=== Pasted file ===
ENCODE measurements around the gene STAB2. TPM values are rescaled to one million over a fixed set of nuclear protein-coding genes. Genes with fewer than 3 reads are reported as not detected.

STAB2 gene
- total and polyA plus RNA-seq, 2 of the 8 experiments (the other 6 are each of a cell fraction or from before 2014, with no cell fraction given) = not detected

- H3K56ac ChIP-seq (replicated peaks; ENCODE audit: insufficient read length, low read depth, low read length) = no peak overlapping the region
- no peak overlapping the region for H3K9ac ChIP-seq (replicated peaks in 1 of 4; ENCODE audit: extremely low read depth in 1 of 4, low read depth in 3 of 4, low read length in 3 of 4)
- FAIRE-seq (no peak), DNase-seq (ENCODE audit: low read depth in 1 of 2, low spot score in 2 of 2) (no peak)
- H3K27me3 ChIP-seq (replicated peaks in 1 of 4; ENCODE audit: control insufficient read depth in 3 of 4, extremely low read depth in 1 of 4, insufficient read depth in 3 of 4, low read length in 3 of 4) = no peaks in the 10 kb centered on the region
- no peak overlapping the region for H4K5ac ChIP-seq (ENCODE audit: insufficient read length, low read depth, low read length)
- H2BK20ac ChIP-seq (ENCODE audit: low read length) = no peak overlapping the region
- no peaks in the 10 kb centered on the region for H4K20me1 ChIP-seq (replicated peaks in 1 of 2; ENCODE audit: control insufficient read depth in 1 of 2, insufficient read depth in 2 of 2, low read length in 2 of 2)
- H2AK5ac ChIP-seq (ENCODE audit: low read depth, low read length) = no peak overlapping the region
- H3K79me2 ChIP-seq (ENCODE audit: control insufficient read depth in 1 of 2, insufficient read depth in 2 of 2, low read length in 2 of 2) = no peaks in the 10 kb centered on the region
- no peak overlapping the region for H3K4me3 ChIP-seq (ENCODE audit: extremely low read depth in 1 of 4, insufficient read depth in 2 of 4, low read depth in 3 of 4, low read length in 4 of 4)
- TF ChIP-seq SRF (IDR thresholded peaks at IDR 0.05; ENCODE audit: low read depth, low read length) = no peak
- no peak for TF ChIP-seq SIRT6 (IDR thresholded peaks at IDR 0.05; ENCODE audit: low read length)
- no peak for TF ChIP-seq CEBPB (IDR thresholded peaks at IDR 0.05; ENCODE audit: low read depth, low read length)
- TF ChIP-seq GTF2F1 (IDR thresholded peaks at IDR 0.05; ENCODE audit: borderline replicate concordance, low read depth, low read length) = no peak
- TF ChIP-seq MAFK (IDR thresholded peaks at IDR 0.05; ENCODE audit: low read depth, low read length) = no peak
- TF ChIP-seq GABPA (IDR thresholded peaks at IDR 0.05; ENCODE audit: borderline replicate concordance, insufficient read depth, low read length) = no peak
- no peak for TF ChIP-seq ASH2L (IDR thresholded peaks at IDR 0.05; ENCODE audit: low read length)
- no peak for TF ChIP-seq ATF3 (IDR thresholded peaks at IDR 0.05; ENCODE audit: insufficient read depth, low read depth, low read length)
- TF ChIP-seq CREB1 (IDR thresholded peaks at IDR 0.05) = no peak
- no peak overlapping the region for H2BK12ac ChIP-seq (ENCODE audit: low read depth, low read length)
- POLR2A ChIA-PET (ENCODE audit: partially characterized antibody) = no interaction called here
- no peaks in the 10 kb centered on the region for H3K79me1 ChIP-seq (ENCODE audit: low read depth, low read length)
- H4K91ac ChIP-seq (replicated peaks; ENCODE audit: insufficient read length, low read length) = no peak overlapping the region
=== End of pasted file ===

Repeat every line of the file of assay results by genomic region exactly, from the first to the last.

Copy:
ENCODE measurements around the gene STAB2. TPM values are rescaled to one million over a fixed set of nuclear protein-coding genes. Genes with fewer than 3 reads are reported as not detected.

STAB2 gene
- total and polyA plus RNA-seq, 2 of the 8 experiments (the other 6 are each of a cell fraction or from before 2014, with no cell fraction given) = not detected

- H3K56ac ChIP-seq (replicated peaks; ENCODE audit: insufficient read length, low read depth, low read length) = no peak overlapping the region
- no peak overlapping the region for H3K9ac ChIP-seq (replicated peaks in 1 of 4; ENCODE audit: extremely low read depth in 1 of 4, low read depth in 3 of 4, low read length in 3 of 4)
- FAIRE-seq (no peak), DNase-seq (ENCODE audit: low read depth in 1 of 2, low spot score in 2 of 2) (no peak)
- H3K27me3 ChIP-seq (replicated peaks in 1 of 4; ENCODE audit: control insufficient read depth in 3 of 4, extremely low read depth in 1 of 4, insufficient read depth in 3 of 4, low read length in 3 of 4) = no peaks in the 10 kb centered on the region
- no peak overlapping the region for H4K5ac ChIP-seq (ENCODE audit: insufficient read length, low read depth, low read length)
- H2BK20ac ChIP-seq (ENCODE audit: low read length) = no peak overlapping the region
- no peaks in the 10 kb centered on the region for H4K20me1 ChIP-seq (replicated peaks in 1 of 2; ENCODE audit: control insufficient read depth in 1 of 2, insufficient read depth in 2 of 2, low read length in 2 of 2)
- H2AK5ac ChIP-seq (ENCODE audit: low read depth, low read length) = no peak overlapping the region
- H3K79me2 ChIP-seq (ENCODE audit: control insufficient read depth in 1 of 2, insufficient read depth in 2 of 2, low read length in 2 of 2) = no peaks in the 10 kb centered on the region
- no peak overlapping the region for H3K4me3 ChIP-seq (ENCODE audit: extremely low read depth in 1 of 4, insufficient read depth in 2 of 4, low read depth in 3 of 4, low read length in 4 of 4)
- TF ChIP-seq SRF (IDR thresholded peaks at IDR 0.05; ENCODE audit: low read depth, low read length) = no peak
- no peak for TF ChIP-seq SIRT6 (IDR thresholded peaks at IDR 0.05; ENCODE audit: low read length)
- no peak for TF ChIP-seq CEBPB (IDR thresholded peaks at IDR 0.05; ENCODE audit: low read depth, low read length)
- TF ChIP-seq GTF2F1 (IDR thresholded peaks at IDR 0.05; ENCODE audit: borderline replicate concordance, low read depth, low read length) = no peak
- TF ChIP-seq MAFK (IDR thresholded peaks at IDR 0.05; ENCODE audit: low read depth, low read length) = no peak
- TF ChIP-seq GABPA (IDR thresholded peaks at IDR 0.05; ENCODE audit: borderline replicate concordance, insufficient read depth, low read length) = no peak
- no peak for TF ChIP-seq ASH2L (IDR thresholded peaks at IDR 0.05; ENCODE audit: low read length)
- no peak for TF ChIP-seq ATF3 (IDR thresholded peaks at IDR 0.05; ENCODE audit: insufficient read depth, low read depth, low read length)
- TF ChIP-seq CREB1 (IDR thresholded peaks at IDR 0.05) = no peak
- no peak overlapping the region for H2BK12ac ChIP-seq (ENCODE audit: low read depth, low read length)
- POLR2A ChIA-PET (ENCODE audit: partially characterized antibody) = no interaction called here
- no peaks in the 10 kb centered on the region for H3K79me1 ChIP-seq (ENCODE audit: low read depth, low read length)
- H4K91ac ChIP-seq (replicated peaks; ENCODE audit: insufficient read length, low read length) = no peak overlapping the region